Zedge, Inc. (NYSEMKT:ZDGE) recently posted some strong earnings, and the market responded positively. Our analysis found some more factors that we think are good for shareholders.
Examining Cashflow Against Zedge's Earnings
As finance nerds would already know, the accrual ratio from cashflow is a key measure for assessing how well a company's free cash flow (FCF) matches its profit. In plain english, this ratio subtracts FCF from net profit, and divides that number by the company's average operating assets over that period. This ratio tells us how much of a company's profit is not backed by free cashflow.
That means a negative accrual ratio is a good thing, because it shows that the company is bringing in more free cash flow than its profit would suggest. While it's not a problem to have a positive accrual ratio, indicating a certain level of non-cash profits, a high accrual ratio is arguably a bad thing, because it indicates paper profits are not matched by cash flow. To quote a 2014 paper by Lewellen and Resutek, "firms with higher accruals tend to be less profitable in the future".
Zedge has an accrual ratio of -0.17 for the year to January 2021. That implies it has very good cash conversion, and that its earnings in the last year actually significantly understate its free cash flow. To wit, it produced free cash flow of US$4.2m during the period, dwarfing its reported profit of US$3.47m. Given that Zedge had negative free cash flow in the prior corresponding period, the trailing twelve month resul of US$4.2m would seem to be a step in the right direction. Notably, the company has issued new shares, thus diluting existing shareholders and reducing their share of future earnings.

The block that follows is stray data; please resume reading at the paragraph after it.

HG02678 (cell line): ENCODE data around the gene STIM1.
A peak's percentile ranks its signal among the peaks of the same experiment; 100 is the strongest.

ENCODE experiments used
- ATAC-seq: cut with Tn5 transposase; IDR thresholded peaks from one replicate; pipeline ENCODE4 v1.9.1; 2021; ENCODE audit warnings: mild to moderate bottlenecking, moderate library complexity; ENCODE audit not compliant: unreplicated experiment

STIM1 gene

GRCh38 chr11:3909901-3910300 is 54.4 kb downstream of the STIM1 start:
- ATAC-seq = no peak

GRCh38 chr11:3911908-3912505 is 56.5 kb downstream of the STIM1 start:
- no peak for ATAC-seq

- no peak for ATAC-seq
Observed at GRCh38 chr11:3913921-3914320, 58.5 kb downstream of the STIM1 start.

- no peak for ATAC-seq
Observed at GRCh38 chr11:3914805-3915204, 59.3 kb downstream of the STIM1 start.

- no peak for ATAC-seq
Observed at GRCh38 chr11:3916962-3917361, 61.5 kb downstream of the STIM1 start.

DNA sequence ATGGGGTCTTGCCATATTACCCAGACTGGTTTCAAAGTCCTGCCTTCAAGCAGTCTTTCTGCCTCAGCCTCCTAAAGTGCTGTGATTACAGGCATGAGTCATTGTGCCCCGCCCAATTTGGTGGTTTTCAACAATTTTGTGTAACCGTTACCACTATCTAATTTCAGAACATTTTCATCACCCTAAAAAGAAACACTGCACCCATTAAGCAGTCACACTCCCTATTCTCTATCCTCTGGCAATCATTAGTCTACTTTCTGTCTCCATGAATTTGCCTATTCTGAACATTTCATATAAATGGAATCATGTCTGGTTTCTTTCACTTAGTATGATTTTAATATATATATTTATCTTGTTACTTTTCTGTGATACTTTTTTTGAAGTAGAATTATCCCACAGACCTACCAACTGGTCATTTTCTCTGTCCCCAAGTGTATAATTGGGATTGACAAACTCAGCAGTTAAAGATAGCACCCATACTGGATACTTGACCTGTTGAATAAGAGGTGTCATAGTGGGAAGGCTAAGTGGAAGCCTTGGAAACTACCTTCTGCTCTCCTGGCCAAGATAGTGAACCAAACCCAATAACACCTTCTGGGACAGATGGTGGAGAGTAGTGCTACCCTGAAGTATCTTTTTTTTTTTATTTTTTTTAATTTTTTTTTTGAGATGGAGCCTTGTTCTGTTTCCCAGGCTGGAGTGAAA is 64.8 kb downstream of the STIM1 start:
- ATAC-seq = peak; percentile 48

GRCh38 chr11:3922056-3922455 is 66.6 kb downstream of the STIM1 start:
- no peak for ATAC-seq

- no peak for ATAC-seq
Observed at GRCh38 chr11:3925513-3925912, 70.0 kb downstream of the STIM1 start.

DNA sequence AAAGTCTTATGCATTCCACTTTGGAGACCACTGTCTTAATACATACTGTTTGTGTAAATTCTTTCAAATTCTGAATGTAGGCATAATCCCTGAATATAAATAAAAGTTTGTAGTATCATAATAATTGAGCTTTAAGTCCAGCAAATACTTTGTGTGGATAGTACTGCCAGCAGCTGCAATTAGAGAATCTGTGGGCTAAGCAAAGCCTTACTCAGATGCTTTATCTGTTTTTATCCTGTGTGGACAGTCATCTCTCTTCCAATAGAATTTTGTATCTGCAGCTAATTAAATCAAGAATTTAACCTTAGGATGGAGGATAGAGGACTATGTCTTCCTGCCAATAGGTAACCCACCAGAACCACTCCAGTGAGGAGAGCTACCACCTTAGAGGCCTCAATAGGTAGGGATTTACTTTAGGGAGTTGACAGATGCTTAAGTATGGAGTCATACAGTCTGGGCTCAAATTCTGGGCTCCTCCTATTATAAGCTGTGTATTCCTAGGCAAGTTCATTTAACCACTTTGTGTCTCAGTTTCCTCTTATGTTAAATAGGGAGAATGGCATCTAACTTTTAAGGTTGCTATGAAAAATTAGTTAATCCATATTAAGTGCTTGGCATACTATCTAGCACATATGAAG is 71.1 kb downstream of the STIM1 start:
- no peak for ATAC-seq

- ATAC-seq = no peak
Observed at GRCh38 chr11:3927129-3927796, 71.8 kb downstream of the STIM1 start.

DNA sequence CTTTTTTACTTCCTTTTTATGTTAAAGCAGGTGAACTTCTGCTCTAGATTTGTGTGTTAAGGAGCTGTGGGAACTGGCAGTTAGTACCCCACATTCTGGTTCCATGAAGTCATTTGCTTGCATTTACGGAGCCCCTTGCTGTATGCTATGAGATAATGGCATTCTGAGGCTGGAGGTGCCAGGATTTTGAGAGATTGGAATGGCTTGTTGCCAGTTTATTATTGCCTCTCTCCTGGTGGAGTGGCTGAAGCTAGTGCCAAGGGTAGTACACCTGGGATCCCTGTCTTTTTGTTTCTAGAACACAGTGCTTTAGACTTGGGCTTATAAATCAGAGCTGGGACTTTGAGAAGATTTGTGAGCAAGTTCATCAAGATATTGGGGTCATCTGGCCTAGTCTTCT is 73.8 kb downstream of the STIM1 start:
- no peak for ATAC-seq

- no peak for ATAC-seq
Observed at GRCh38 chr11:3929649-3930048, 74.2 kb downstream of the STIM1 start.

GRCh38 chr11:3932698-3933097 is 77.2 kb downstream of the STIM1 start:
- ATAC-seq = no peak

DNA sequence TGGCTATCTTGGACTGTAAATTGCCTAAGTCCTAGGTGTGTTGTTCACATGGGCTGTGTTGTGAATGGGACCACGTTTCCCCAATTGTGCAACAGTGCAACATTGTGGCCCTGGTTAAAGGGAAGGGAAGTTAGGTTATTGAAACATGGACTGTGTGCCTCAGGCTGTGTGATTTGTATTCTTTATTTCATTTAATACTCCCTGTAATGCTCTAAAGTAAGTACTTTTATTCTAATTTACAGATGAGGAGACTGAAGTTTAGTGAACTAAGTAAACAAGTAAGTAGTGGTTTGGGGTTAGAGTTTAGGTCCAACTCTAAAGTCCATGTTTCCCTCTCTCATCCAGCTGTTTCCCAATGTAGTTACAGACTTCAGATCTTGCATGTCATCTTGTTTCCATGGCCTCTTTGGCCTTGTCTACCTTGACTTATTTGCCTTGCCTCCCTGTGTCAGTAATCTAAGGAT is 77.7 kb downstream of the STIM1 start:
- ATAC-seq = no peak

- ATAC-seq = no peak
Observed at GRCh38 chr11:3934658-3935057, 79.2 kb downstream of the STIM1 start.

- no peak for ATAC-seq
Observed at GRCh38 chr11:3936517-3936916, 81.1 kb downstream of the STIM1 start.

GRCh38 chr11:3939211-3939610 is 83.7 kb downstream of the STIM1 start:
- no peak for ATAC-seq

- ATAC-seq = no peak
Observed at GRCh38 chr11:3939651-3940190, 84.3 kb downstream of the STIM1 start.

That might leave you wondering what analysts are forecasting in terms of future profitability. Luckily, you can click here to see an interactive graph depicting future profitability, based on their estimates.
One essential aspect of assessing earnings quality is to look at how much a company is diluting shareholders. Zedge expanded the number of shares on issue by 11% over the last year. As a result, its net income is now split between a greater number of shares. To talk about net income, without noticing earnings per share, is to be distracted by the big numbers while ignoring the smaller numbers that talk to per share value. You can see a chart of Zedge's EPS by clicking here.
A Look At The Impact Of Zedge's Dilution on Its Earnings Per Share (EPS).
Zedge was losing money three years ago. And even focusing only on the last twelve months, we don't have a meaningful growth rate because it made a loss a year ago, too. What we do know is that while it's great to see a profit over the last twelve months, that profit would have been better, on a per share basis, if the company hadn't needed to issue shares. Therefore, the dilution is having a noteworthy influence on shareholder returns.
If Zedge's EPS can grow over time then that drastically improves the chances of the share price moving in the same direction. But on the other hand, we'd be far less excited to learn profit (but not EPS) was improving. For the ordinary retail shareholder, EPS is a great measure to check your hypothetical "share" of the company's profit.
Our Take On Zedge's Profit Performance
In conclusion, Zedge has a strong cashflow relative to earnings, which indicates good quality earnings, but the dilution means its earnings per share are dropping faster than its profit. Considering all the aforementioned, we'd venture that Zedge's profit result is a pretty good guide to its true profitability, albeit a bit on the conservative side. If you want to do dive deeper into Zedge, you'd also look into what risks it is currently facing. You'd be interested to know, that we found 2 warning signs for Zedge and you'll want to know about them.
Our examination of Zedge has focussed on certain factors that can make its earnings look better than they are. But there are plenty of other ways to inform your opinion of a company. For example, many people consider a high return on equity as an indication of favorable business economics, while others like to 'follow the money' and search out stocks that insiders are buying. So you may wish to see this free collection of companies boasting high return on equity, or this list of stocks that insiders are buying.
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